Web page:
Net proceeds from the sales of the tickets amounting to slightly more than $13,000 benefited the IJ Centre, Clementi, a charitable organization that provides care for young children. It is part of the Infant Jesus Homes & Children’s Centre.
According to the CHIJ Secondary Vice-Principal Mrs Mathews Shu Quo, "In the 1960s, fashion shows were an annual affair [in CHIJ], and some of those who were involved are now doing very well in the fashion industries. We decided to bring back the fashion shows and give students this opportunity [to be involved]."
When Vera Celine Ong, a training executive with Wing Tai Retail and a member of the Student Development sub-committee in the CHIJ Alumni Association was approached to do a project to raise the level of self-esteem of the Secondary Four Normal Stream girls in the CHIJ Secondary (Toa Payoh), she came up with the idea of having a fashion show, which included vocal and dance performances. Producing a fashion show would also give the girls a glimpse of the working world.
Together with Samantha Kuntaryo, a homemaker and fellow sub-committee member, they mooted the idea to the form teachers, who then asked if the students were interested in such a project. They were.
The project was kick-started with a two-day workshop held in Oct 23-24 last year, which focused on bonding the 80 students together with their mentors from the IJ Alumni. These ex-IJ girls came from all walks of life and brought their diverse corporate and life experiences to the students.
The students were divided into teams, each of which had the guidance from at least two mentors, some of whom were working with 15-year-old girls for the first time in their adult lives.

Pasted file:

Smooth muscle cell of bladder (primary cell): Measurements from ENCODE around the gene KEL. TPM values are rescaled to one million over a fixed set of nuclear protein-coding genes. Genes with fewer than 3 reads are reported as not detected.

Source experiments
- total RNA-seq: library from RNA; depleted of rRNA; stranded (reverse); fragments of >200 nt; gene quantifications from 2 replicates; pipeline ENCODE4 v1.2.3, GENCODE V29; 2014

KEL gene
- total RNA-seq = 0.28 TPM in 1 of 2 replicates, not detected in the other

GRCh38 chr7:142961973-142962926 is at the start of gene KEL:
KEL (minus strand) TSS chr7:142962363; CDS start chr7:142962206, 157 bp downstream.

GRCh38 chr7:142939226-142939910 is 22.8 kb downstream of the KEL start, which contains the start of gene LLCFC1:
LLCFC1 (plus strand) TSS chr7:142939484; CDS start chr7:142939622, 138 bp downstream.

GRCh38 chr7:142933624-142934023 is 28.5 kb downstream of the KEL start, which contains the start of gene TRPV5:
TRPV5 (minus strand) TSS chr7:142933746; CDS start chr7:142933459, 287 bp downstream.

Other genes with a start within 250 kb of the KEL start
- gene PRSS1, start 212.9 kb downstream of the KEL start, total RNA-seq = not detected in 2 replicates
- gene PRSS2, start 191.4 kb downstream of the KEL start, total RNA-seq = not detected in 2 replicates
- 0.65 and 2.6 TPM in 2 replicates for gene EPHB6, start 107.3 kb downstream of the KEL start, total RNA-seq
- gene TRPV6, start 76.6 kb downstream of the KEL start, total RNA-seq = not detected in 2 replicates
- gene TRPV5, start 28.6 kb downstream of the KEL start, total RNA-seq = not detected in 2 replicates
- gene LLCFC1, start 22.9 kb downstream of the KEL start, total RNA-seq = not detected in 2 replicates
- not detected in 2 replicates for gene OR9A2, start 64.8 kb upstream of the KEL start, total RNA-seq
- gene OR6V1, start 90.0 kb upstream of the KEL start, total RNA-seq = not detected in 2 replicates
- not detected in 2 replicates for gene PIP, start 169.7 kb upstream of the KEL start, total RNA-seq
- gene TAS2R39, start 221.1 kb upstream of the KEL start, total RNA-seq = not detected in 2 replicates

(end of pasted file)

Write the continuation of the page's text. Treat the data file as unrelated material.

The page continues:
"We struggled to find the right balance between mentoring, coaching, and outright giving them instructions as well as being their friend," shared Samantha. "At times, I was disappointed that things were not moving as fast [as scheduled]. In the corporate world, things get done efficiently with speed. But it doesn’t work that way with 15-year-old girls. Fortunately, we had advice from the vice-principal and teachers, that in the end, everything will work out. They had such faith!"
Charlotte Kwok, one of the models, revealed that the most difficult part of the project was "to have to stay back till such a late time in school for rehearsals", and that it was "hard to sacrifice a lot of time". But when it came to the actual fashion show, she said, "I felt so much excitement and exhilaration! Everyone’s staring at you and you can’t mess it up!"
Charlotte also learned a number of life experiences from her involvement. "You have to have a lot of patience, and you have to be available at easy notice for whenever people need to contact you," she said.
Sarah Almodiel, a member of the publicity committee, found that "getting all the separate parts to work together smoothly" was the most challenging aspect, but "seeing everyone enjoy this" made it all worthwhile for her.- By Daniel Tay